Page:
Anyway, I can't forget about the cover (for very obvious reasons), and since I enjoyed reading the post linked above on how The Rose and the Balloon's cover was created, I figured you all would enjoy seeing how we created the cover for Spindle Dreams.

This was my original mock cover that I put together for inspiration as I worked on the book.

I did not own the copyright to the photo, so I knew I couldn't use that. Besides, the mock cover just looked too dark to me. I wanted something with more color, something that really matched the cover for The Rose and the Balloon.

So -- to start from scratch. I needed a new photo.

I knew I wanted a spinning wheel. I also knew it would be a lot more difficult to get a photo of a spinning wheel than it was to get a photo of a rose. For some reason, people enjoy their roses a lot more than they enjoy their spinning wheels. I began a long and pretty much fruitless search. Even when I found pictures of wheels, they were at awkward angles or looked too modern or had too much going on in the picture besides the wheel.

It was frustrating.

Until I saw a Facebook friend post a bunch of pictures of her new spinning wheel. It's almost impossible to describe how excited I was at that point. Immediately, I contacted her and asked if she'd mind if I used a picture of her wheel for my book cover. She didn't, and quickly sent me tons of pictures of the wheel from a million different angles.

This was the photo we settled on.

My husband has some experience in using GIMP to edit photos. I, on the other hand, had never heard of GIMP before he brought it up. I still don't know all that it does, so I'm not giving you guys a run-down now.

Obviously, the first step was to remove the background stuffs, since we wanted to try fire with the wheel.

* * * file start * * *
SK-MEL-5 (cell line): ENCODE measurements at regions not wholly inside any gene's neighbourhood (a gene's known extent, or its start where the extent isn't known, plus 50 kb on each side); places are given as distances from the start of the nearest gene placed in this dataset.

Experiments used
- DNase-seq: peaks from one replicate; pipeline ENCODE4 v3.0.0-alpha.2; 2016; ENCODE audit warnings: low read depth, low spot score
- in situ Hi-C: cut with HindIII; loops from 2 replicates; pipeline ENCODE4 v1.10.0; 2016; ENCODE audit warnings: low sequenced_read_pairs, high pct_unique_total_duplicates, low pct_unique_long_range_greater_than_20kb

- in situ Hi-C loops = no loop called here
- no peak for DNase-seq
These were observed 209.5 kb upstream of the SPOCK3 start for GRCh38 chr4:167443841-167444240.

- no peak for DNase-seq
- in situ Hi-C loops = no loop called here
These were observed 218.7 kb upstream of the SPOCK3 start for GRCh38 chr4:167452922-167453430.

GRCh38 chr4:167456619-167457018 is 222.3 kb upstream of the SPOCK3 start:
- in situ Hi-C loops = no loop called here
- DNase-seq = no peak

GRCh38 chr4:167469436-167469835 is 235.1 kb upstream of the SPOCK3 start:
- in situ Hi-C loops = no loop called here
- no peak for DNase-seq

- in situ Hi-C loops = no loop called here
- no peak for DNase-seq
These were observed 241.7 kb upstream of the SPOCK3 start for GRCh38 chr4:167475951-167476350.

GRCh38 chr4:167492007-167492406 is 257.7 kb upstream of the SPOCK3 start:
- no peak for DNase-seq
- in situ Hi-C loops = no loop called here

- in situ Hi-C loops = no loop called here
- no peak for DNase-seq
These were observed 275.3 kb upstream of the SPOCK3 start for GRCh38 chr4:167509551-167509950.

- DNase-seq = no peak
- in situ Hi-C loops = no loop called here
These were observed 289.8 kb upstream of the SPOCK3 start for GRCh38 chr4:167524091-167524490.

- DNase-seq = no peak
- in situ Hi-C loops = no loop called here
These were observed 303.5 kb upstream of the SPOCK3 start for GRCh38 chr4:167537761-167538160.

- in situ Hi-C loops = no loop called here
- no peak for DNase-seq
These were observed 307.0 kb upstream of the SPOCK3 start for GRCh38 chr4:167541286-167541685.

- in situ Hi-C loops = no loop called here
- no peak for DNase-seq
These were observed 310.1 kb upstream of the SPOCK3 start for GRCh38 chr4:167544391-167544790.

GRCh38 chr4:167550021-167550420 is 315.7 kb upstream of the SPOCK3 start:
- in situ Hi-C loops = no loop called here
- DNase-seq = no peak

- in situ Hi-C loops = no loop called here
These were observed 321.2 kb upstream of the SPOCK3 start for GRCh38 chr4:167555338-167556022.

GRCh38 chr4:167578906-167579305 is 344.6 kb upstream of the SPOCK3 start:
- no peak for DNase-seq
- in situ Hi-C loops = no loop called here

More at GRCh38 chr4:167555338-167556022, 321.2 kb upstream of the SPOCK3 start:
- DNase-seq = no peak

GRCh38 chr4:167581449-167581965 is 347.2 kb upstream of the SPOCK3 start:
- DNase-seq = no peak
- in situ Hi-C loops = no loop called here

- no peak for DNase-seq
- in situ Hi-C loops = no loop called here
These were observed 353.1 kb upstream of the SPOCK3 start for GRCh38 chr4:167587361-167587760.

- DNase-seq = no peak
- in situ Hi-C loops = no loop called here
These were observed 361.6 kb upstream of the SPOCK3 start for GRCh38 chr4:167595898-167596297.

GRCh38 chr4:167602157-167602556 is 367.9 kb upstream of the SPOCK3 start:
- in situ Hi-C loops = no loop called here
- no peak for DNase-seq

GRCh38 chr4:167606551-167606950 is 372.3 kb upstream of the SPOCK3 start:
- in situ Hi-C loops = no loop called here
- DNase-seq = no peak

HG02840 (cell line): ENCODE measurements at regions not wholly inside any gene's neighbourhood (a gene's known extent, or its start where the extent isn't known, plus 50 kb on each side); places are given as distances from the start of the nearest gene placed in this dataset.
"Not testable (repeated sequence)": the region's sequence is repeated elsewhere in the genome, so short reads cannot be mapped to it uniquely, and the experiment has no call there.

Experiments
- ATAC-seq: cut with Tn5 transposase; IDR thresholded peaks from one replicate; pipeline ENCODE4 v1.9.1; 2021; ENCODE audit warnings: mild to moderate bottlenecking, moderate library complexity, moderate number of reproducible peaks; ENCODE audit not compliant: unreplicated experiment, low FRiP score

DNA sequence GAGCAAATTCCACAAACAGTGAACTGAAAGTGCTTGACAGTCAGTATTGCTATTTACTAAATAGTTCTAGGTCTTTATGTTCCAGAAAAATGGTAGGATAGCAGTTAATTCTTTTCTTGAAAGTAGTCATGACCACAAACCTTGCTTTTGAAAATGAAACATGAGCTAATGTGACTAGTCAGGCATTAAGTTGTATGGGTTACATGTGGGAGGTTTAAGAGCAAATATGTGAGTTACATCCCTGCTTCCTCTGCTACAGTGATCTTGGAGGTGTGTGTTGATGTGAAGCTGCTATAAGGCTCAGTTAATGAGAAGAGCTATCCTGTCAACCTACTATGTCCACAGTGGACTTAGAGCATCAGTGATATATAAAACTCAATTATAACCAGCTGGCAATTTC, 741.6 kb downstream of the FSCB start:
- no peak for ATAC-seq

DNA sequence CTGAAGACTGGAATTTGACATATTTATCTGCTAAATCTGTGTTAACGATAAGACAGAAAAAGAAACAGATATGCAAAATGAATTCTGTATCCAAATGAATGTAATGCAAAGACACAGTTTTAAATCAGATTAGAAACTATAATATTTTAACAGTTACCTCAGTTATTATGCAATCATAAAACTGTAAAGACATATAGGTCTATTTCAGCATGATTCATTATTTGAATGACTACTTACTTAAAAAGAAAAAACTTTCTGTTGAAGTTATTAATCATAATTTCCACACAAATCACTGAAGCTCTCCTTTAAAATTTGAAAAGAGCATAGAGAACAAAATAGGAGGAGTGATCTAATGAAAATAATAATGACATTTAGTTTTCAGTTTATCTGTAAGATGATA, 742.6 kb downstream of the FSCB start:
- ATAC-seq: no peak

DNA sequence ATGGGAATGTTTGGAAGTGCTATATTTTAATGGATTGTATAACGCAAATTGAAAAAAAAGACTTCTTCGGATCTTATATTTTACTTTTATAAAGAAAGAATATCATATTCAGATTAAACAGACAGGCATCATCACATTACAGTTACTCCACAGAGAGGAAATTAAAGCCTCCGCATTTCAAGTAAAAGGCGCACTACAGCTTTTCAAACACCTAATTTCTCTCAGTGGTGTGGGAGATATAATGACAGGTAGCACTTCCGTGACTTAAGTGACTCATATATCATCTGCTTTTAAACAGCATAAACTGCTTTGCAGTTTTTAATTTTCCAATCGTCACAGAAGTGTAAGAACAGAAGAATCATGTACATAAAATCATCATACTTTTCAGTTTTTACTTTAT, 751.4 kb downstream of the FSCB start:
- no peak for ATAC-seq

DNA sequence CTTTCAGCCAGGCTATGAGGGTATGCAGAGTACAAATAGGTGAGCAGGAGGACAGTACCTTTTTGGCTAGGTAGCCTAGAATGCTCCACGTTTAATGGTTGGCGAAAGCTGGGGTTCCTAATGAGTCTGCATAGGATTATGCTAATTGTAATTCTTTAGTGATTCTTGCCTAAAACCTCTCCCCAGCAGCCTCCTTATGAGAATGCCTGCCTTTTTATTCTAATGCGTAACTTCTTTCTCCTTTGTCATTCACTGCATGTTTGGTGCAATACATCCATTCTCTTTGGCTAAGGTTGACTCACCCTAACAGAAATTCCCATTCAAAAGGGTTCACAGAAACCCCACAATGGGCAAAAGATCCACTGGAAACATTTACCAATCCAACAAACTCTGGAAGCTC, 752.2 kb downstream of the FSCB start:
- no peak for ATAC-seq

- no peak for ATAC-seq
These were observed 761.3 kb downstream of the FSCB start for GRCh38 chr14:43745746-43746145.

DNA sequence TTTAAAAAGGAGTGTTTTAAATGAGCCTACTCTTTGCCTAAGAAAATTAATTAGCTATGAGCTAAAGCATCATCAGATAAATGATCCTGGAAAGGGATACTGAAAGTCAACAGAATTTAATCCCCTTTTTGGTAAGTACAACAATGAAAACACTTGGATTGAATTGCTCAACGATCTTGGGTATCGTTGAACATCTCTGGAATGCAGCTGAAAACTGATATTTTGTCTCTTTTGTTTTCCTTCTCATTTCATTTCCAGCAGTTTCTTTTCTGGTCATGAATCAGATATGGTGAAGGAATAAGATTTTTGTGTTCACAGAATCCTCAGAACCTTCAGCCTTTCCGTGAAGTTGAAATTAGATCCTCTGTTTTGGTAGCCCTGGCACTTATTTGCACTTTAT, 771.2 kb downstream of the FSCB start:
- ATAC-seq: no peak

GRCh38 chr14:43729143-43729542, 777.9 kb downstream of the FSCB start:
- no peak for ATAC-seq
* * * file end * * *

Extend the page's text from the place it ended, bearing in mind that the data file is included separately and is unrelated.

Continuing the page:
Once all of that was blocked out and colored over with a nice, neutral, all-purpose slate color/texture/thing, my husband cleverly added the fire. I don't know if you can tell, but there's actually two layers of fire: one in front of the wheel, and another behind the wheel.

Once the wheel and fire were set, the next step was to adjust the color to best set off the text. This fell to me, and of course, I got super picky and couldn't decide on the exact brightness of the thing for... well, days. I'm really good at procrastinating when I don't like the job I have to do.

After that, it was just a matter of getting the text done. And voila! We had ourselves a book cover.


What do you think about Spindle Dreams's cover? Fellow authors out there, how do you design your book covers? Let me know below!

Important links to remember today:

Don't forget that Spindle Dreams releases TOMORROW!

God bless!

Tuesday, August 6, 2019

What I Stole From Disney: Part Two

Or... Disney Easter Eggs in Spindle Dreams.

(Read Part One here: Disney Easter Eggs in The Rose and the Balloon.)

If there's anything that'll grab my attention as I'm scrolling through my blog feed, it's someone announcing a post about Disney. Whether that's a movie review, character spotlights, hilarity loaded with gifs, whatever... anything on Disney makes me want to click and read through the whole post. So that may or may not be the reason we're doing two Disney-related posts as part of Spindle Dreams's release.

Easter Egging Disney in The Rose and the Balloon was very easy, very natural. I was super familiar with the film, so I knew most of what I wanted to do in my little nods. And the rest of the eggs just popped up naturally as I was writing.

Sleeping Beauty, however, was not as familiar to me. I'd watched the film a few times, but not in recent history when I was working on the novella. So, I actually went back and watched it again, just to see what I could see.

So, what Easter Eggs are we looking at, exactly?

While rewatching the film, I quickly knew that one of my all-time favorite scenes is the Once Upon a Dream song and sequence. While Aurora sings with the animals in the woods, Prince Philip hears her song and determines to find out who belongs to that lovely voice. However, in the process, Philip's valiant stead, Samson, accidentally loses his rider to a low-hanging branch and returns to find him dripping in the river. When he apologetically approaches, Philip flicks water at him and says, "No carrots." Although I love Tchaivovsky's score, THAT is the single greatest moment in the whole film. I knew it had to be in the book.

The only difference was, my Samson did it on purpose.